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Why Japan’s Suntory wants to go partly public but keep its whisky private
“For relaxing times, make it Suntory time.”
JapanPublished This article is more than 2 years old.

In what could be Asia’s biggest IPO this year, Suntory Holdings is planning to raise as much as ¥476 billion ($4.7 billion) by taking its food and non-alcoholic beverage unit public.

For years, Suntory has been one of Japan’s largest privately held companies. Now, like other Japanese firms helped by a strengthening yen, the Osaka-based drinks maker appears to be flexing its muscles. Suntory, Japan’s second biggest drink manufacturer and one of the world’s 20 largest by market capitalization, says proceeds from listing on the Tokyo Stock Exchange will help fund investments at home and abroad.

But why keep its liquor business, which includes the award-winning Yamazaki whisky (paywall) for which Suntory is most famous, private? Perhaps because by staying unlisted, Suntory has had the freedom to focus on the long-term, a strategy that suits alcoholic beverages. It took 46 years before Suntory made a profit from beer. Its premium whisky ages for as long as 18 years.

But it’s also a sign that all is not smooth in Japan’s alcohol industry. A shrinking as well as ageing population is drinking less beer. Last year, Japanese brewers shipped 36% less (paywall) beer than a decade earlier. Suntory’s liquor operations accounted for about 80% (paywall) of its sales for decades, but now its food and non-alcoholic beverage business accounts for over half.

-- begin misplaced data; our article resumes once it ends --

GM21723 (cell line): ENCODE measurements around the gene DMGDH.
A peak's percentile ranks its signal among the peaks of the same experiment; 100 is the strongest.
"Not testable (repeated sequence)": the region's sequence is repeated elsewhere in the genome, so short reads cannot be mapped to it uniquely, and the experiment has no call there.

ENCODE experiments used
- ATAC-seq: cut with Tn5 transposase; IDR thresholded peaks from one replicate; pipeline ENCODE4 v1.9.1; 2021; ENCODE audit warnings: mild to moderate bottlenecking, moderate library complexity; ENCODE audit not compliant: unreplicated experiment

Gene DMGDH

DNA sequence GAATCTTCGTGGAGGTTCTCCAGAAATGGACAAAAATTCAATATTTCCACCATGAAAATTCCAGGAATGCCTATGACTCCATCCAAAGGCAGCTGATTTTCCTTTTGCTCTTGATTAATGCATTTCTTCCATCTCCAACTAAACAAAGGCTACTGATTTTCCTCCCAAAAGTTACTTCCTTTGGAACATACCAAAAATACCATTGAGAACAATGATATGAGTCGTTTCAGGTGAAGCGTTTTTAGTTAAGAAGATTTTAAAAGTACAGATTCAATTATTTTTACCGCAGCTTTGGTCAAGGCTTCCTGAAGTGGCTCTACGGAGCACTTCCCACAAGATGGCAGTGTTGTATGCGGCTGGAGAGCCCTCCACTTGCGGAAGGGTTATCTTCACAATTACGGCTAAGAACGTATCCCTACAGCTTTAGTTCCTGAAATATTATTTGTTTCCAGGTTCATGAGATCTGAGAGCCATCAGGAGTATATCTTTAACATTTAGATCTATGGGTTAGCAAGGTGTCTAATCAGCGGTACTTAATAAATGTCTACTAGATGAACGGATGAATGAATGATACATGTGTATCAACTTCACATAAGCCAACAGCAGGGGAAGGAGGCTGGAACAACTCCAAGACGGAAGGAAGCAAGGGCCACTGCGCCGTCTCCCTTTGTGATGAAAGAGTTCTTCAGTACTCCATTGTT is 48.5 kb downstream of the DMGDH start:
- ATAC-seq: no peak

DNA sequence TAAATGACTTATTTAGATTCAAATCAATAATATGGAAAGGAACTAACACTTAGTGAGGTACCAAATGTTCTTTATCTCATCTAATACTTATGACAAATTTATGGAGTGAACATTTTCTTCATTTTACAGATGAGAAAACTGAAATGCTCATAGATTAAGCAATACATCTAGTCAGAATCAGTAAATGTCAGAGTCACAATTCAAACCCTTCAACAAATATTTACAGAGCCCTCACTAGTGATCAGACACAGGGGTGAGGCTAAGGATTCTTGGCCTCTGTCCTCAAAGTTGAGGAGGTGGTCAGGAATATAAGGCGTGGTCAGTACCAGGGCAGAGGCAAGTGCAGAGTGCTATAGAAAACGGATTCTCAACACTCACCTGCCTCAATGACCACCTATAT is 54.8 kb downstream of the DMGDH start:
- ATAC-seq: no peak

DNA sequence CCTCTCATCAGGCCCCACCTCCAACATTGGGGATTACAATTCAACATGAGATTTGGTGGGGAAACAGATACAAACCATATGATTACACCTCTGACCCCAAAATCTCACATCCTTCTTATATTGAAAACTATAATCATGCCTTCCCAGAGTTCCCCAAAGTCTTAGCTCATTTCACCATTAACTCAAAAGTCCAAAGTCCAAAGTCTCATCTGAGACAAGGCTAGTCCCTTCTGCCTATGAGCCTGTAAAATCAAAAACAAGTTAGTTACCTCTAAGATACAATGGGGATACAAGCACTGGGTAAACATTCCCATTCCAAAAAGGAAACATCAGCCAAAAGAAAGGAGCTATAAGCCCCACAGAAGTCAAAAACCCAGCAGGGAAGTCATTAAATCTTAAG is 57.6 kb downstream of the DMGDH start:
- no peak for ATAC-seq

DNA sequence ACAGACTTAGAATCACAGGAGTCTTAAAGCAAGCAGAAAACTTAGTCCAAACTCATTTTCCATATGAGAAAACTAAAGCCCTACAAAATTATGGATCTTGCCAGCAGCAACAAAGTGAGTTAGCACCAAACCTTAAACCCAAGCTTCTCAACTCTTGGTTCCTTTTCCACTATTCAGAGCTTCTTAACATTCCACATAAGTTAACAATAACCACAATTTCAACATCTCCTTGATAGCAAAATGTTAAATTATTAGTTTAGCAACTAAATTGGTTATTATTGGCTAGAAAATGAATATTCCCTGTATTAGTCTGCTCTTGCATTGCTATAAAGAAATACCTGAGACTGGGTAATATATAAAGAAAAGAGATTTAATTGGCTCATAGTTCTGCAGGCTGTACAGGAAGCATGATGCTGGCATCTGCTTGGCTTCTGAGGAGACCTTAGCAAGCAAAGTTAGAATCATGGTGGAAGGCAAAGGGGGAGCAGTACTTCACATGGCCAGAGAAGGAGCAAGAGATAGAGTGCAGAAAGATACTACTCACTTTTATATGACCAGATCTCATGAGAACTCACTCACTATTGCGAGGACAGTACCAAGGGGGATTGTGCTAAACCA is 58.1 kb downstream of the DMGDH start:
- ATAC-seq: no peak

And some analysts think Japan’s non-booze drinks industry doesn’t hold much promise either. “Domestic beverage demand is saturated. Whether Suntory will be attractive in the beverage industry compared with [beer makers] Asahi and Kirin will depend on its overseas strategy,” Makoto Kikuchi, chief executive of Myojo Asset Management told Reuters. “Just because the IPO is big doesn’t mean people will buy.” It may not be relaxing times ahead for Suntory.

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